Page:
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Colleges Across Virginia Close Due to Coronavirus

University of Richmond
University of Richmond. (Photo: Ian Stewart/VPM)

Virginia colleges and universities are starting to advise students not to come back to campus after spring break because of concerns about spreading COVID-19. 

Earlier this week, Richmond mom Kirsten Gray was worried about her 19-year-old daughter going back to UVA. She was relieved when the university cancelled physical classes, this week, and moved them online. But, the gravity of the situation also sunk in.

 “I got a little dizzy with shock, being stunned, because I’m like, oh my God. This really is happening,” Gray said. 

UVA was among the first Virginia schools to announce they’ll be taking classes online next week. VCU followed with an announcement Wednesday night, with more announcements continuing to roll in. 

Thursday afternoon, Richmond area community colleges Reynolds Community College and John Tyler Community College also announced plans to extend spring break and take classes online. 

At Virginia's 23 community colleges, presidents are empowered to make decisions about what needs to happen to fit their community and the needs of their campus,” said Jeff Kraus, spokesman for the Virginia Community College System.

Kraus said community colleges officials have a lot of the same concerns as other four-year colleges when it comes to their coronavirus response.

“We have study abroad programs, too,” Kraus said. “We have international students at some of our institutions, people have paid for courses, financial aid rules are involved, accreditation standards have to be met...”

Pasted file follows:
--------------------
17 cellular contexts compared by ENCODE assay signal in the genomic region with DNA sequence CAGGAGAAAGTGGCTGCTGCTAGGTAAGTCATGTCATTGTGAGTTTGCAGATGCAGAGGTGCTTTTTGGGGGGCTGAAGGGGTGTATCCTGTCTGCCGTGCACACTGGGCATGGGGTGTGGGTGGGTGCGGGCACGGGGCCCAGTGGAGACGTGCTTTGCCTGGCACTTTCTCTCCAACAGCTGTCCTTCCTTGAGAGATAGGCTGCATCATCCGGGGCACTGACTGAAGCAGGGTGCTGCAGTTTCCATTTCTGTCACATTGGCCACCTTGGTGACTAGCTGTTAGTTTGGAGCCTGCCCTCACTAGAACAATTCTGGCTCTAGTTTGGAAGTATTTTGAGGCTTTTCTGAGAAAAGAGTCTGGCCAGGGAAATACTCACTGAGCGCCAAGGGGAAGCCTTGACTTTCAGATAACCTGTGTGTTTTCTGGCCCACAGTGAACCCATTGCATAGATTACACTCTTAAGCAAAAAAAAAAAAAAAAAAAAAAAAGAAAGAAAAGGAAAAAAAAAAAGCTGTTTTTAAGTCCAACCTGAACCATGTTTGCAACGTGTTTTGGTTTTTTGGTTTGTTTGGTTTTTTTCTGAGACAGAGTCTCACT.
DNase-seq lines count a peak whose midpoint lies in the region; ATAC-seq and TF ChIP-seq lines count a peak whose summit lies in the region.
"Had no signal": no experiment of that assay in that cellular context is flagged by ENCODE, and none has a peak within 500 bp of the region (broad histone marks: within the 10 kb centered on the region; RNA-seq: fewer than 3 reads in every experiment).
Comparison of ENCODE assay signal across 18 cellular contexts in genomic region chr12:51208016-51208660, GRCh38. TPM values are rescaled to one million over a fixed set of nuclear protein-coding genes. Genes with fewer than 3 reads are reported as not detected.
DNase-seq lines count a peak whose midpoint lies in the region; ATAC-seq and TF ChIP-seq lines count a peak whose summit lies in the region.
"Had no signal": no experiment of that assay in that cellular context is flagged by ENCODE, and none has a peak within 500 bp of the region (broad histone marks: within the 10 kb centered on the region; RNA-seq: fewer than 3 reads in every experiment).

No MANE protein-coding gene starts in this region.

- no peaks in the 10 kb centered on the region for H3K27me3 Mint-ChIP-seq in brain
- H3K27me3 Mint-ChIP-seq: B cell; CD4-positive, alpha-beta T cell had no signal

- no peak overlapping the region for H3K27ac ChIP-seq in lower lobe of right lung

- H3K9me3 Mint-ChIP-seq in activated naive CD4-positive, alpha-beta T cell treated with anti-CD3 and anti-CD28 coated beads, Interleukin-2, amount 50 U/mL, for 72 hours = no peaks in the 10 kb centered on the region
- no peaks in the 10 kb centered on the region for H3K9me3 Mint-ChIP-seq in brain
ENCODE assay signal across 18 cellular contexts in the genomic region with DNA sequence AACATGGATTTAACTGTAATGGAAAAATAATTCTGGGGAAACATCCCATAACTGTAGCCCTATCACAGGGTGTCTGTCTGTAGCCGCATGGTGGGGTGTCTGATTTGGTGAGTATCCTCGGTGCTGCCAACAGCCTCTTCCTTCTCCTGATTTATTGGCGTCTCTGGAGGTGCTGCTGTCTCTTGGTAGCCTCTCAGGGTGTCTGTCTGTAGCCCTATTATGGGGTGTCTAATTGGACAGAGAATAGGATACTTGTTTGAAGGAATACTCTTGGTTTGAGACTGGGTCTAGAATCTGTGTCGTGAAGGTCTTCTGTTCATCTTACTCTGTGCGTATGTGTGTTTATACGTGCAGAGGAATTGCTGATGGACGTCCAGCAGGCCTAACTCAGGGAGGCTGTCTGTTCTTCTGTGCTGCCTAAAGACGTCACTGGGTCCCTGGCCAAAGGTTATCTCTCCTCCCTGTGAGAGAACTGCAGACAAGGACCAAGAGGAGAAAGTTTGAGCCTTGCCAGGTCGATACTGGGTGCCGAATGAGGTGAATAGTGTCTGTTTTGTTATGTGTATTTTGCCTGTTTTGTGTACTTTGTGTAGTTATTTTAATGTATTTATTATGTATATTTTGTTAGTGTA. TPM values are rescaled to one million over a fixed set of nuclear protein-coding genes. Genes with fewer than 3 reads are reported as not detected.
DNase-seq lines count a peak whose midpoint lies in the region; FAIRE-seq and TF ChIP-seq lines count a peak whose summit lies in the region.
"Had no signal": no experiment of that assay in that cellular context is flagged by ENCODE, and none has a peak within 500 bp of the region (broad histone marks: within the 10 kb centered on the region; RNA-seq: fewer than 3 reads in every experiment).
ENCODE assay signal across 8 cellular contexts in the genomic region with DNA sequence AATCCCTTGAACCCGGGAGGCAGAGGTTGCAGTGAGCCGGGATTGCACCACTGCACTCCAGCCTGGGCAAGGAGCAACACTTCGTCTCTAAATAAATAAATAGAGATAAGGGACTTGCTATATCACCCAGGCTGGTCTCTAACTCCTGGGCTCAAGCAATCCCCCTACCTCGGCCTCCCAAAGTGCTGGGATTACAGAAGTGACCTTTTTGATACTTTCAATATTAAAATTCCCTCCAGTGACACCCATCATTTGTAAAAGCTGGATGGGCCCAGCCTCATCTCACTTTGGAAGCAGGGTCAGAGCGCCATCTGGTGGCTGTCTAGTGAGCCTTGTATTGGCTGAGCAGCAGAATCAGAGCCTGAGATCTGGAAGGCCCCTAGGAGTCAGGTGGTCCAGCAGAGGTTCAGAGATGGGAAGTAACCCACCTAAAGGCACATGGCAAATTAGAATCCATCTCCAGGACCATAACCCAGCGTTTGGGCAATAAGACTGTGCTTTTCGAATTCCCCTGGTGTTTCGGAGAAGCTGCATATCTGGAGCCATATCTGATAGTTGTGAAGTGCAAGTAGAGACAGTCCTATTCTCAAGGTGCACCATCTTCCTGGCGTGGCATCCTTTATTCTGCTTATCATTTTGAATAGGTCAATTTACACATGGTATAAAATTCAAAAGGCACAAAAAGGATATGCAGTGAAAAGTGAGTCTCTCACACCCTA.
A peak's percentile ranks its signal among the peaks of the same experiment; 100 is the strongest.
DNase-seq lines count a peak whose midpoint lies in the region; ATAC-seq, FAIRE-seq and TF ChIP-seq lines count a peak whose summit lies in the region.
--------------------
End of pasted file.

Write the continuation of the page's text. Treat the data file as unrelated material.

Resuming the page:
One thing he says they won’t have to worry about that other colleges do: students living on campus. All Virginia community college students commute to campus.

That’s been a concern for students like 22-year-old Virginia Union University senior Bobby White. While he went home to Hampton, Virginia over spring break and is glad the university has made the decision to extend spring break because of COVID - 19, White worries about friends stuck on campus without the resources to travel.

“I feel bad because there are students who didn’t go home for spring break,” White said. “And some of them may live far or near, and they may not have a way to get back home or they just can’t go back home now. I feel like that’s a problem.”

White said he’s trying to find a way to help one friend, originally from New York and on campus now, to travel to Hampton to join him. 

“So that he wouldn’t have to be in shock and worry as much, he could be more comfortable,” White said. 

As of 5 p.m. Thursday, Virginia Union University hadn’t updated their website to reflect an extended spring break, or returned questions from VPM about plans going forward. 

The University of Richmond also announced plans to extend spring break and move classes online starting March 23. But for students who aren’t local, they only have until 5 p.m. Friday to file a petition to stay on campus, if they have “extenuating circumstances.” 

International student Hijab Fatima said she filed her petition already, but hasn’t heard back yet from university officials if she’s allowed to stay on campus. That’s left her feeling anxious. 

“We don't know when we're going to hear back, hopefully very soon,” Fatima said. 

Fatima stayed on campus over spring break because she said going home to Pakistan for just a week wouldn’t have made sense because it’s far to travel for just a week. 

In an email to students, President Ronald Crutcher says that the University will continue to support a limited on-campus population.

For Gray, mother to the 19-year-old University of Virginia student, she says the situation is scary, but it's given her another chance to feel proud of her daughter.

“She was like, since you guys are in your 50s if things get really rough, I'll be the one to go to the store for the family. And I was like, Oh my god, that is like that’s an unbelievable response.”

*Ian Stewart contributed to this report